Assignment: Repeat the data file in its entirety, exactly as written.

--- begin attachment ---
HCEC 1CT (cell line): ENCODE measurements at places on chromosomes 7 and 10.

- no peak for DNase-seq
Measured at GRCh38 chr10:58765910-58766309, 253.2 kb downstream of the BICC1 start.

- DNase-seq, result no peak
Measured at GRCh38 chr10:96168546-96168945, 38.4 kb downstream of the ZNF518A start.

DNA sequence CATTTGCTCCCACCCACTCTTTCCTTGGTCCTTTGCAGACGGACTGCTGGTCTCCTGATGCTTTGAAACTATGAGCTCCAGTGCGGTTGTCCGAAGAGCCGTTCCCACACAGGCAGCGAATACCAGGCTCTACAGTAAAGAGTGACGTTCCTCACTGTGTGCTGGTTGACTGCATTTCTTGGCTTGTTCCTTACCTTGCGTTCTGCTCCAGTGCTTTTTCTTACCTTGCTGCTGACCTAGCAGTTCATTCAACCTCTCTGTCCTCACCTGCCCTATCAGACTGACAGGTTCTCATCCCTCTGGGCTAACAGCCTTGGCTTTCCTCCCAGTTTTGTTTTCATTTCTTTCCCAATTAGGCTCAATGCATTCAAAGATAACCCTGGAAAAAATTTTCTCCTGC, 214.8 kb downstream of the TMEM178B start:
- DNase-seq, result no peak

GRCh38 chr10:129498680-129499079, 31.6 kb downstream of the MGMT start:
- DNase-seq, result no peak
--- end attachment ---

HCEC 1CT (cell line): ENCODE measurements at places on chromosomes 7 and 10.

- no peak for DNase-seq
Measured at GRCh38 chr10:58765910-58766309, 253.2 kb downstream of the BICC1 start.

- DNase-seq, result no peak
Measured at GRCh38 chr10:96168546-96168945, 38.4 kb downstream of the ZNF518A start.

DNA sequence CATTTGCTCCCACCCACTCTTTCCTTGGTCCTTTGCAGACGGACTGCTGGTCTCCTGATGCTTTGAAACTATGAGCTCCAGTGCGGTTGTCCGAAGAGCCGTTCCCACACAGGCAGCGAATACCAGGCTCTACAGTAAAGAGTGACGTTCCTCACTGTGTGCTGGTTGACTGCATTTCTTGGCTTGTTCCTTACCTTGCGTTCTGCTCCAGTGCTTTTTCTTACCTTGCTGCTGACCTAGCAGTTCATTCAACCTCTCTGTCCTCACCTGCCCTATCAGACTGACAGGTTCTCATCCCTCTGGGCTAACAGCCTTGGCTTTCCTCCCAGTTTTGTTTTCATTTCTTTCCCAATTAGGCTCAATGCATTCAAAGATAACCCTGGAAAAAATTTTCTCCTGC, 214.8 kb downstream of the TMEM178B start:
- DNase-seq, result no peak

GRCh38 chr10:129498680-129499079, 31.6 kb downstream of the MGMT start:
- DNase-seq, result no peak